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The Blazer

Branson’s student-run newspaper
Branson School News, Sports, Life and Opinion

The Blazer

Branson School News, Sports, Life and Opinion

The Blazer

Faculty spotlight: From math to military to Malawi

Latin teacher Henri De Marcellus’ journey showcases his global perspective.
Wilson Wendt
Atticus teaching the Latin IV class in November. Latin has been a core part of the language department for years.

When you think of a Latin teacher, you might imagine someone in a tweed blazer with wire-rimmed glasses, engrossed in ancient manuscripts, with a life dedicated to the language. Henri de Marcellus—better known as Atticus on the Branson campus—turns this stereotype on its head.

De Marcellus’ life has taken him in a multitude of directions, across continents and careers. How many other Latin teachers can humbly claim to have served their country, taught the classics in Malawi and been an entrepreneurial tech CEO?

Henri de Marcellus first came in contact with ancient languages at Princeton University as an undergrad on an ROTC scholarship. While he initially planned to major in math, a few captivating classics courses ensnared his imagination and drew him into the ancient world.

“The army paid for my undergraduate tuition, so I thought, ‘I’m going to have a job when I get out,’” de Marcellus said.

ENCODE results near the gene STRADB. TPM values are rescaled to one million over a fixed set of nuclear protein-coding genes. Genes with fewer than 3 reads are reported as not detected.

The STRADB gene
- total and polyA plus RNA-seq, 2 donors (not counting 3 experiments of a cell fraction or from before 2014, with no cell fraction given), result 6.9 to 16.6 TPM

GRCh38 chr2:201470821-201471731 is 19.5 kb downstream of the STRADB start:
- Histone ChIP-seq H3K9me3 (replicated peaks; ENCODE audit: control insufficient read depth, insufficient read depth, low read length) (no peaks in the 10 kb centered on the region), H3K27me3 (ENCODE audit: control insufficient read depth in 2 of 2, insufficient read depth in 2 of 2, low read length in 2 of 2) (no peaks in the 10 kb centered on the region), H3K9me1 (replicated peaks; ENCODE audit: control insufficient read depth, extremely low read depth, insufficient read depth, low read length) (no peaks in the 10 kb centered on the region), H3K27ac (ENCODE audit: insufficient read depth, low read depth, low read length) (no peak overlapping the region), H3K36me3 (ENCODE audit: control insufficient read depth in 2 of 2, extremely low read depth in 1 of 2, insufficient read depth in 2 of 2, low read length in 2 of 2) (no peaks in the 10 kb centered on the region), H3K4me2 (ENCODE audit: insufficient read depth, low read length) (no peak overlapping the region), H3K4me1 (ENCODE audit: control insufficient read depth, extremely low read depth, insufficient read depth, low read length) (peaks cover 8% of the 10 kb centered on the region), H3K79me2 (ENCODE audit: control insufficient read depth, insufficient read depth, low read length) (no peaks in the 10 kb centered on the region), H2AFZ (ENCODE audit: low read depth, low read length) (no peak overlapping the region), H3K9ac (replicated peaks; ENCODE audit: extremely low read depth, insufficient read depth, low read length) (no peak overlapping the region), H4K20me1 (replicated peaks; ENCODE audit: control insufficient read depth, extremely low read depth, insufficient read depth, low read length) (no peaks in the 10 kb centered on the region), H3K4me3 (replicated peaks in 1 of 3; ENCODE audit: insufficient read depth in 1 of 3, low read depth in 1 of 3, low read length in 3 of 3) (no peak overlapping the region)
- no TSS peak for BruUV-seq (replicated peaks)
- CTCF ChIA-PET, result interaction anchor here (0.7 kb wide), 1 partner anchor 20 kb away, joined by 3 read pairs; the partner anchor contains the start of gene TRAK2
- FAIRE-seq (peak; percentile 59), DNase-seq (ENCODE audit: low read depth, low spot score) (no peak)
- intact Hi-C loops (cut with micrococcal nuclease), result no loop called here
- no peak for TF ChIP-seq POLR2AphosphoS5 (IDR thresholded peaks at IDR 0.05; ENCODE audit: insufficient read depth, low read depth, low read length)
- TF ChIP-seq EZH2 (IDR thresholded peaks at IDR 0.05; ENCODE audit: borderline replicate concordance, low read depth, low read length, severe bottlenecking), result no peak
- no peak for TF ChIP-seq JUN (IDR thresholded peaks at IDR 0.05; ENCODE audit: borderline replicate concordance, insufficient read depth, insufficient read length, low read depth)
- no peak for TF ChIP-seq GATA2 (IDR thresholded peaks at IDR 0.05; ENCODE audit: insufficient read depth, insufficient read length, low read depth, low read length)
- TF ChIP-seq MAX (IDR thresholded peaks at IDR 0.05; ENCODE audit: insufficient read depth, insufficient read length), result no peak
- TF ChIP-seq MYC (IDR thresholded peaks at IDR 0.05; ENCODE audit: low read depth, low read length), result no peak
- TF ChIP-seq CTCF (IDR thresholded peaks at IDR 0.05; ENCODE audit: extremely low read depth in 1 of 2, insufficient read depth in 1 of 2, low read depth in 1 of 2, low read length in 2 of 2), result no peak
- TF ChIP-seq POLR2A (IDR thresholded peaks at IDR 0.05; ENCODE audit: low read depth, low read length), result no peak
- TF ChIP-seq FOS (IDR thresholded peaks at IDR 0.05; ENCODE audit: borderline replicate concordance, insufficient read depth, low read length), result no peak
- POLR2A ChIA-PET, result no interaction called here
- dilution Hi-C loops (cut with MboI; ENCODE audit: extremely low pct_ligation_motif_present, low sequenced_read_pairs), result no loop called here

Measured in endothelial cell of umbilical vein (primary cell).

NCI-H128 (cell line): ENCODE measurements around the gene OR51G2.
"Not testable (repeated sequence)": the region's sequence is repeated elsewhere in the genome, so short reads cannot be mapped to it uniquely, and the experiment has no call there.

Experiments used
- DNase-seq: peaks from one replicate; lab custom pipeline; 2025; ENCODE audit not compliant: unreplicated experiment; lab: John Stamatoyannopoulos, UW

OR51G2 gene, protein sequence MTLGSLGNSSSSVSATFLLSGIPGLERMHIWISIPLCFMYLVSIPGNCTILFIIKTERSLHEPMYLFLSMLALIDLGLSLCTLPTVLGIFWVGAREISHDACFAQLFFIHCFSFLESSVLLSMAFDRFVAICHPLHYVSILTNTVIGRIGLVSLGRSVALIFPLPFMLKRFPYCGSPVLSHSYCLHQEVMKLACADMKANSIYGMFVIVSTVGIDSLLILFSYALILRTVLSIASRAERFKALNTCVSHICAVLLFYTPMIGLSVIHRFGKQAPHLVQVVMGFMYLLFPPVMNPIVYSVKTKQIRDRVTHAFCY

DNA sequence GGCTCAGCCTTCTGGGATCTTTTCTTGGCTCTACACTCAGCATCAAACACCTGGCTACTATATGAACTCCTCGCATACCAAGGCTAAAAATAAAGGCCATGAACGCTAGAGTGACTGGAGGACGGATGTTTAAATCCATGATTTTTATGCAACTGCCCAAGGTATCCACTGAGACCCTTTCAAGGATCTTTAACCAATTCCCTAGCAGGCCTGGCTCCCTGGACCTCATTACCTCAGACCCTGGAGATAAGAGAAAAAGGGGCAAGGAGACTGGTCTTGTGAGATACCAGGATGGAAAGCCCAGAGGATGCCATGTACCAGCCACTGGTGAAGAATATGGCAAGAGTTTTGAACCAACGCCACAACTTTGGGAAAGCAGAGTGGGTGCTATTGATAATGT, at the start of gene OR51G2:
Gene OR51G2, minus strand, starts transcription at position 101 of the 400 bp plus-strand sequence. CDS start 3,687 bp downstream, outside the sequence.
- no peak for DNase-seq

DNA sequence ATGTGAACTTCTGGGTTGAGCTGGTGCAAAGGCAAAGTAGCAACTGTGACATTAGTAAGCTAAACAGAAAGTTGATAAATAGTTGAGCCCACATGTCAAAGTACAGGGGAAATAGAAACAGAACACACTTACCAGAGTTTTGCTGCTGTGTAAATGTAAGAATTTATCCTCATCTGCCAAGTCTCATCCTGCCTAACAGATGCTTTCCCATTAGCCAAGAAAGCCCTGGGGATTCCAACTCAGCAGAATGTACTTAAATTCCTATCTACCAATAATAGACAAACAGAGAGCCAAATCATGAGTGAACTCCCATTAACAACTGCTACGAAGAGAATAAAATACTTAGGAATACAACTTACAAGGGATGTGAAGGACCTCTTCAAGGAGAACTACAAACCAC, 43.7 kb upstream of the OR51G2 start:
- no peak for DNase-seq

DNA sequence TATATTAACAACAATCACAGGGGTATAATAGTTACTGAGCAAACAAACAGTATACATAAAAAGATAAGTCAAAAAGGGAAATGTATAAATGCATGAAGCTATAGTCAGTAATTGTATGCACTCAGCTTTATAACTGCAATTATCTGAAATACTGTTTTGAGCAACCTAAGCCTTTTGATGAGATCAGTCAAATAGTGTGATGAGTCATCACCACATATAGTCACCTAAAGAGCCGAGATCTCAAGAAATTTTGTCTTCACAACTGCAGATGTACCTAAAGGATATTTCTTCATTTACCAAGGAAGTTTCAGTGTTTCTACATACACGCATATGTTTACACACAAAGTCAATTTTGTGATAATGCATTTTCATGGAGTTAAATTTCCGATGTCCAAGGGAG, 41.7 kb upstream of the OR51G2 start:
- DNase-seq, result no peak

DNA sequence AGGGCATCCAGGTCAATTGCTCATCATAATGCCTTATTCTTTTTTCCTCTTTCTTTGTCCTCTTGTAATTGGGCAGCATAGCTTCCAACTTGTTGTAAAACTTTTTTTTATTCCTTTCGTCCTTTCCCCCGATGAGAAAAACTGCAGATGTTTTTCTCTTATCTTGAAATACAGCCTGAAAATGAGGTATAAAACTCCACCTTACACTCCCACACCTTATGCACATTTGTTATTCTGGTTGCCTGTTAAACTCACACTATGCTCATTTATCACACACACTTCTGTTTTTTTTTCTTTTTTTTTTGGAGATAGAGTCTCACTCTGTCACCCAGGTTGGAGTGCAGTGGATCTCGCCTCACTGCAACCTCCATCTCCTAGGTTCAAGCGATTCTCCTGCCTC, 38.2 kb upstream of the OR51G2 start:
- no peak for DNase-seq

After receiving his undergraduate degree from Princeton, de Marcellus was assigned to the 2nd Armored Cavalry and tasked with securing the West German-Czechoslovakian border—where he unfortunately lost part of his hand in an accident. 

Following his stint in the military, he attended UC Berkeley for a year, studying Latin and Greek, then was off to Oxford for a doctorate in ancient Greek history. 

However, fate had more adventures in store for de Marcellus. With few positions in the classics available, he found himself heading to Southeastern Africa to lead the classics department at the University of Malawi. Navigating through supposed witchcraft, this was a unique opportunity to educate students in Latin, Ancient Greek and ancient political thought in a landscape vastly different from the lecture halls of Princeton, Berkeley or Oxford.

After two years in Malawi, Atticus returned to the United States to work for a tech company, which would within a year be sold to IBM. Building on this experience, Atticus decided to dive into the deep end of the pool and become a tech startup CEO.

“In 1998, my old college roommates and I realized if we were ever going to start a company, this was the time,” de Marcellus said. Thus, Resounding Technology was born, a company that pioneered voice-chat-over-the-internet for gamers.

But despite his venture into the tech world, de Marcellus’ passion for teaching never waned. 

“I love teaching,” he said, and so, when presented with the opportunity, he transitioned to teaching at the Branson School. Here, his multifaceted journey informs his teaching style, making classes not just about Latin, but life lessons too.

Today, Marcellus carries the wisdom gained from his varied experiences as he navigates the roles of language and humanities teacher as well as Dean of the Class of 2027.

“I’ve discovered that I really enjoy the positions where there’s student interaction,” he said, underscoring the essence of a Branson education.

So, the next time you’re in one of de Marcellus’ classes, realize that you’re not just learning from a teacher, but from a soldier, a scholar, an entrepreneur and a lifelong learner. He may be teaching you Latin, but his life story is a lesson in resilience, adaptability and the pursuit of passion.

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About the Contributor
Wilson Wendt
Wilson Wendt, Writer